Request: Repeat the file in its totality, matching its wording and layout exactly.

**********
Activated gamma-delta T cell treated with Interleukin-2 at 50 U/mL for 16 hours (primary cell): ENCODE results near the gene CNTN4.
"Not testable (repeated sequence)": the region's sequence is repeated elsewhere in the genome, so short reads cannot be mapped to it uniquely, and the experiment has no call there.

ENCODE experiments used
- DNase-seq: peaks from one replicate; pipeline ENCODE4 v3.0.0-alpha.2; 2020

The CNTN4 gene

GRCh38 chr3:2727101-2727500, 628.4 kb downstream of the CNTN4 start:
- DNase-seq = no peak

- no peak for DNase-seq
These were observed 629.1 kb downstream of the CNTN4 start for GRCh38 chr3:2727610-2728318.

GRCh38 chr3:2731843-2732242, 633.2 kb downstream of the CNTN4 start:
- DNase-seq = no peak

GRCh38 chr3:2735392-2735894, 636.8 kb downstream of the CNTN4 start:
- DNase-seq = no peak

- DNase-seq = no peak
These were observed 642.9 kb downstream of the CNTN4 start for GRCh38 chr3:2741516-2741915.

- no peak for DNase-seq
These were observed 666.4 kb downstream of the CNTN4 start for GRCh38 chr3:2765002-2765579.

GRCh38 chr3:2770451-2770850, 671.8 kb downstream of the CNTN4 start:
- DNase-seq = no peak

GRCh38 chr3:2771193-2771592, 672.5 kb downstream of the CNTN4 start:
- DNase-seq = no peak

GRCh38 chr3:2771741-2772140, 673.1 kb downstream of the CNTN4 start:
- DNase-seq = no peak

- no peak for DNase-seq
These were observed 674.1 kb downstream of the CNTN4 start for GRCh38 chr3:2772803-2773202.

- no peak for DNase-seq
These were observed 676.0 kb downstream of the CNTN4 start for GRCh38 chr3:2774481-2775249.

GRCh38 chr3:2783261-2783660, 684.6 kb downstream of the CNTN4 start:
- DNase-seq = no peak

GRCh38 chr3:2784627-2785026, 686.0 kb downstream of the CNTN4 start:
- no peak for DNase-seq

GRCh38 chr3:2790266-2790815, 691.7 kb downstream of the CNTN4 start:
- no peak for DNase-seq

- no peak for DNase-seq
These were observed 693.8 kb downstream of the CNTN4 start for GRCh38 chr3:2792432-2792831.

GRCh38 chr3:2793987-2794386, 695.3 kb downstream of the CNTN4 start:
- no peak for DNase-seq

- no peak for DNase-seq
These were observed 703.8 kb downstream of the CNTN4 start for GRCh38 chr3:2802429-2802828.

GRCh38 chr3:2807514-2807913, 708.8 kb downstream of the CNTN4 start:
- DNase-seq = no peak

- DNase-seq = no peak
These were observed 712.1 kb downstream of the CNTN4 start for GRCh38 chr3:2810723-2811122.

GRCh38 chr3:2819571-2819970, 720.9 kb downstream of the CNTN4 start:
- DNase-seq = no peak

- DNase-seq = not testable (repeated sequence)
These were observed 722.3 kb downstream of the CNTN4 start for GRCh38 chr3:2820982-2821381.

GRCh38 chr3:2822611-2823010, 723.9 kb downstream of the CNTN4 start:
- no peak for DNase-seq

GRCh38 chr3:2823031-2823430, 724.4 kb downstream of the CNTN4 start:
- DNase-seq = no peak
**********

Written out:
Activated gamma-delta T cell treated with Interleukin-2 at 50 U/mL for 16 hours (primary cell): ENCODE results near the gene CNTN4.
"Not testable (repeated sequence)": the region's sequence is repeated elsewhere in the genome, so short reads cannot be mapped to it uniquely, and the experiment has no call there.

ENCODE experiments used
- DNase-seq: peaks from one replicate; pipeline ENCODE4 v3.0.0-alpha.2; 2020

The CNTN4 gene

GRCh38 chr3:2727101-2727500, 628.4 kb downstream of the CNTN4 start:
- DNase-seq = no peak

- no peak for DNase-seq
These were observed 629.1 kb downstream of the CNTN4 start for GRCh38 chr3:2727610-2728318.

GRCh38 chr3:2731843-2732242, 633.2 kb downstream of the CNTN4 start:
- DNase-seq = no peak

GRCh38 chr3:2735392-2735894, 636.8 kb downstream of the CNTN4 start:
- DNase-seq = no peak

- DNase-seq = no peak
These were observed 642.9 kb downstream of the CNTN4 start for GRCh38 chr3:2741516-2741915.

- no peak for DNase-seq
These were observed 666.4 kb downstream of the CNTN4 start for GRCh38 chr3:2765002-2765579.

GRCh38 chr3:2770451-2770850, 671.8 kb downstream of the CNTN4 start:
- DNase-seq = no peak

GRCh38 chr3:2771193-2771592, 672.5 kb downstream of the CNTN4 start:
- DNase-seq = no peak

GRCh38 chr3:2771741-2772140, 673.1 kb downstream of the CNTN4 start:
- DNase-seq = no peak

- no peak for DNase-seq
These were observed 674.1 kb downstream of the CNTN4 start for GRCh38 chr3:2772803-2773202.

- no peak for DNase-seq
These were observed 676.0 kb downstream of the CNTN4 start for GRCh38 chr3:2774481-2775249.

GRCh38 chr3:2783261-2783660, 684.6 kb downstream of the CNTN4 start:
- DNase-seq = no peak

GRCh38 chr3:2784627-2785026, 686.0 kb downstream of the CNTN4 start:
- no peak for DNase-seq

GRCh38 chr3:2790266-2790815, 691.7 kb downstream of the CNTN4 start:
- no peak for DNase-seq

- no peak for DNase-seq
These were observed 693.8 kb downstream of the CNTN4 start for GRCh38 chr3:2792432-2792831.

GRCh38 chr3:2793987-2794386, 695.3 kb downstream of the CNTN4 start:
- no peak for DNase-seq

- no peak for DNase-seq
These were observed 703.8 kb downstream of the CNTN4 start for GRCh38 chr3:2802429-2802828.

GRCh38 chr3:2807514-2807913, 708.8 kb downstream of the CNTN4 start:
- DNase-seq = no peak

- DNase-seq = no peak
These were observed 712.1 kb downstream of the CNTN4 start for GRCh38 chr3:2810723-2811122.

GRCh38 chr3:2819571-2819970, 720.9 kb downstream of the CNTN4 start:
- DNase-seq = no peak

- DNase-seq = not testable (repeated sequence)
These were observed 722.3 kb downstream of the CNTN4 start for GRCh38 chr3:2820982-2821381.

GRCh38 chr3:2822611-2823010, 723.9 kb downstream of the CNTN4 start:
- no peak for DNase-seq

GRCh38 chr3:2823031-2823430, 724.4 kb downstream of the CNTN4 start:
- DNase-seq = no peak